1. Stock up non-perishable items on sale: When I find the things we use often go on sale, I generally stock them up. That particular grocery run my bill will be pretty huge, but I make it a point that during the subsequent trips, my bill is small so the average is around what I have budgeted for.

 

    1. Keep an eye on expiry dates: I hate throwing out stuff because they have expired – so while buying stuff, I check to make sure I buy something with the farthest expiry date. This is true particularly with meats and milk – the grocery store always puts the stock with the closest expiry date at the front. And every once in a while I have a “clearance week” when I do minimal grocery shopping and clear out the fridge, freezer and some of the canned goods.

 

    1. We don’t buy anything at the vending machines. Neither of us have the habit of snacking, but in Texas if you spend some time outdoors, it is usually very tempting to grab a coke at the vending machine. To avoid this temptation, if we plan on staying out for long, then during the previous day, we fill a bottle of water and shove it in the freezer. Next day we take the frozen bottle of ice in the car and generally we get to drink cold water (or at least “not hot” water) for the better part of the day.

 

    1. Buy second hand when possible: I do not like buying some things second hand (eg. clothes, mattress etc.) but I have no hassles buying some other things second hand (eg. books, car etc.). So whenever, I have no stigma against something, I try to buy it second hand. Maybe not as frugal as a lot of people out there, but still every bit helps.

 

    1. We throw away the advertising mailers left in our mailbox without even looking. We only make an exception when we need something and know that it is possible to get a discount using the coupon in the mailer (e.g., haircut coupons – (gasp!) Yep, I use a coupon to get a haircut).

 

    1. We have a habit of switching off electric items when they are not in use. For instance, when we walk out of a room, we make sure the lights and fan are switched off. When I am not watching TV (which is most of the time), I keep the TV off. When we go out for work we switch off the A/C (the jury is still out on whether this is good or it is better to keep it on at a constant temp, but we just do this out of habit).

 

    1. We DIY things when possible: The lawn is taken care of by the better half, and home cleaning by me. In the 2.5 years of owning the home, I have had the maid service come in once to help me with the cleaning. The temptation is very strong to let them come in and help again. Until now, I have not given in and have stuck to keeping the house clean myself. Currently, my plan is to have them come over once every 3-6 months to do a thorough cleaning (particularly bathrooms, over side of fans, window blinds etc. that I don’t do often) and do incremental cleaning by myself during the rest of the time. Additionally, small repairs around the house are handled by the better half with me acting as the able assistant :)

 

    1. When we travel, we usually search for discount airfares and in the nights, don’t hesitate to crash in Motel 6 or Super 8. Or any place with or without a numeral in the name for that matter as long as they let us stay for cheap and don’t look like they could be a candidate for the set of a scary slasher movie. And if they throw in the breakfast, all the more better :)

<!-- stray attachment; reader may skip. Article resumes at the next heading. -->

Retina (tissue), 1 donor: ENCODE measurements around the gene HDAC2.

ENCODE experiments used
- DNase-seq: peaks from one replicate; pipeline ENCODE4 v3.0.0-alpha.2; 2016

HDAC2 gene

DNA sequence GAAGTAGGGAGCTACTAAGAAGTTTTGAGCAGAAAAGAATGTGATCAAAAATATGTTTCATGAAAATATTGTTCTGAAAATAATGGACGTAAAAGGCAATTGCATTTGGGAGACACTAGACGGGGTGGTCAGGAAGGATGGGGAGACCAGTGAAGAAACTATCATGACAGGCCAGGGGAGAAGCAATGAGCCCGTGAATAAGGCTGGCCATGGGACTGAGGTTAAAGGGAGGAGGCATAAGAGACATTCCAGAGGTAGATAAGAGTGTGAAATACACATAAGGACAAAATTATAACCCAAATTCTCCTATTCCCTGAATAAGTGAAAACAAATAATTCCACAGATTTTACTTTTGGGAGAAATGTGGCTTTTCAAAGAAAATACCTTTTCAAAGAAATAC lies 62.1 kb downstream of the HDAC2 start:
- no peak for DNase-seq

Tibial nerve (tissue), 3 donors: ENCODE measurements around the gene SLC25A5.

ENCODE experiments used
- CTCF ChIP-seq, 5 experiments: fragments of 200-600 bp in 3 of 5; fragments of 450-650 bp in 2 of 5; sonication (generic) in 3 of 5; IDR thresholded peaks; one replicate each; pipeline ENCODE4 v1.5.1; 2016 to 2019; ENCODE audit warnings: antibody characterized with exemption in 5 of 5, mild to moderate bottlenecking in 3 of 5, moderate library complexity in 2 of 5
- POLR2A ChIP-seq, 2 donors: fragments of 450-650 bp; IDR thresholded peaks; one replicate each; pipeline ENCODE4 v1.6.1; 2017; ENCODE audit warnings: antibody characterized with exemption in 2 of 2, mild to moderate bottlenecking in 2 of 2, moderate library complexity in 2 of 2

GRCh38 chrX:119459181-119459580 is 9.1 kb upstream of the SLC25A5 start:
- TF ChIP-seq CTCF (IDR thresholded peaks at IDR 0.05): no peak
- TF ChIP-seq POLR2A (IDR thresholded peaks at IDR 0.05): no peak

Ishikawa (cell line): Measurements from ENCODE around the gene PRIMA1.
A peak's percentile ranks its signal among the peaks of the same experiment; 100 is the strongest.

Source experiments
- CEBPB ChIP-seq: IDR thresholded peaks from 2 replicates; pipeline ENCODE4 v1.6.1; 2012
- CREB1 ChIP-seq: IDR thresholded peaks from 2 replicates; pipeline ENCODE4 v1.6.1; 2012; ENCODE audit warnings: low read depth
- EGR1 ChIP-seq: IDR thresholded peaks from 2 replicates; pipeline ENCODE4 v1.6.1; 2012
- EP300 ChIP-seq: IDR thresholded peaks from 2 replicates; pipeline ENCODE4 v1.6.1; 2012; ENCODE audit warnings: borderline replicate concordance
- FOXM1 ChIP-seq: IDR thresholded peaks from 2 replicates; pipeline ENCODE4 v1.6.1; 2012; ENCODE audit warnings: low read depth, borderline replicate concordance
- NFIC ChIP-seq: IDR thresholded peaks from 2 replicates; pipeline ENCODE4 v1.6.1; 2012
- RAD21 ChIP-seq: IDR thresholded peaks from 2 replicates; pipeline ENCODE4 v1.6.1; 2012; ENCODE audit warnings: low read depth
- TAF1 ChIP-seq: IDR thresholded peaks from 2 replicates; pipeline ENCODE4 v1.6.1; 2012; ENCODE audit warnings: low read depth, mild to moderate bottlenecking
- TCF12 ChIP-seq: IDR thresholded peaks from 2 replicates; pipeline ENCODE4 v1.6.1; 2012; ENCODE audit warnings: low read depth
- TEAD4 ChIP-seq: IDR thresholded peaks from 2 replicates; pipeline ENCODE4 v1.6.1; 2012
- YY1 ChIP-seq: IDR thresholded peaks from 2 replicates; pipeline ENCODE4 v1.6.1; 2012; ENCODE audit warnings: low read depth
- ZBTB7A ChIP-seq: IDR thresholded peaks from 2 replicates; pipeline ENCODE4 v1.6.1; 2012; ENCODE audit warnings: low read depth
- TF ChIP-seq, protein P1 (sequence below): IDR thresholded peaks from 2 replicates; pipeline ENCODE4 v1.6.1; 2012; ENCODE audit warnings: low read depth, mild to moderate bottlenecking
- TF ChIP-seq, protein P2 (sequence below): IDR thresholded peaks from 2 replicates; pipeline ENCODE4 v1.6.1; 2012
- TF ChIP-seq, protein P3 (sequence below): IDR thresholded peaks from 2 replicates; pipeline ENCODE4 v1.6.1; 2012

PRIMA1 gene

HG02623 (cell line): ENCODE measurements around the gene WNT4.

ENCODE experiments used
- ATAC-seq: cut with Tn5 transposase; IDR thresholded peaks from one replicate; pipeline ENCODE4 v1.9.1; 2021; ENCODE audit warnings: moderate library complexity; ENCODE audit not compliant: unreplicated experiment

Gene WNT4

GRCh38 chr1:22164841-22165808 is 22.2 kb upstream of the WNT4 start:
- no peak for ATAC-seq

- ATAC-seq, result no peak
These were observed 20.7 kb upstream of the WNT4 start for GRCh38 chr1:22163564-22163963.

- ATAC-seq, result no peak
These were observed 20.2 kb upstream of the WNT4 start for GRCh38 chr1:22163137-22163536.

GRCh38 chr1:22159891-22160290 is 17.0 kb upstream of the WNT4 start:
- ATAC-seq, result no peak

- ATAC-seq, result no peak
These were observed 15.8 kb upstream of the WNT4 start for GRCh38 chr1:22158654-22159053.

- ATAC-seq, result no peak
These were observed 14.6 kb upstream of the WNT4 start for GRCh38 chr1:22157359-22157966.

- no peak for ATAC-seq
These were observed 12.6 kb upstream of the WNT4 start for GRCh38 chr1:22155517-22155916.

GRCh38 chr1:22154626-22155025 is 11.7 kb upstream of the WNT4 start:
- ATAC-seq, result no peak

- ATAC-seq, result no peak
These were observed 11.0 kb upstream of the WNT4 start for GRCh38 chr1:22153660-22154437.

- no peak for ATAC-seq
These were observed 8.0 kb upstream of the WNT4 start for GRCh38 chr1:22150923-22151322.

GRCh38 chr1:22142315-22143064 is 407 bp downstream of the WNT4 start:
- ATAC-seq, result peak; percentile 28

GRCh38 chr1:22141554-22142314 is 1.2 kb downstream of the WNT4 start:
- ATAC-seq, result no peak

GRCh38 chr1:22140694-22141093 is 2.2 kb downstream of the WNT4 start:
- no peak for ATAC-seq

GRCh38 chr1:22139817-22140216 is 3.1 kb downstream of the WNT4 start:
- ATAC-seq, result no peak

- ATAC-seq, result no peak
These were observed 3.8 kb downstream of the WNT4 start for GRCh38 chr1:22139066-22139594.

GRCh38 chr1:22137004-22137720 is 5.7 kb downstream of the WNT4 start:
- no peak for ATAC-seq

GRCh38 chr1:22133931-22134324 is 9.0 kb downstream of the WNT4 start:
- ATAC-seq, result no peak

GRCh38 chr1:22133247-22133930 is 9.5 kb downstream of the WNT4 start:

1. Every now and then we love going to a good ol’ buffet place. All-you-can-eat buffets are great ways to have a frugal feast. No they do not serve gourmet food in buffets (unless you are in Vegas), but when you are hungry, there is no better way to get the best value for the buck than to go for the most extensive buffet place around. We have tried out a few in our area and now know the ones we like best and on days that we feel like packing in a lot of food, we skip the restaurant and go get in line for the buffet. (As a side note, if you are a fellow buffet-lover, you should read this post by Nick @ Punny Money – funny and informative – can it get any better?)

That’s all I can think of now. As you can see, I don’t particularly deprive myself of anything, but when possible, I try to incorporate little bits of frugality in every day things. Every small bit helps.

I will not tag anyone in this post, but I do encourage those of you on the unfrugal part of your cyclical behavior to go ahead and do this exercise. Just thinking about it and writing it down, has filled me with renewed determination to stay frugal during the coming days. As I have mentioned before, for some people living a simple and frugal life comes naturally. But for the rest of us, it takes conscious effort, determination and a fair amount of discipline to incorporate frugality in our lives. And an exercise like this goes a long way in helping us stay on track.

PS: If you don’t have a blog, feel free to use the comments section below as a scratch pad, or send me an email with your list and I will publish it here.

And if you are looking for inspiration about what others in the blogosphere are doing to stay frugal, here are some good reads –

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Comments

  1. Nicely enumerated list, Sam. I am a fellow devotee of frugality, but, ironically, what I liked best was that you mentioned the cyclicity of the whole thing. As many have said about many things, it’s a process, not an event, and this applies equally well to being frugal. I find myself frequently edging toward the side of overspending, and have to rediscipline myself. thankfully, my gf is inherently, well, cheap, so she helps to keep me in line. Anyway, thanks for the post ;-)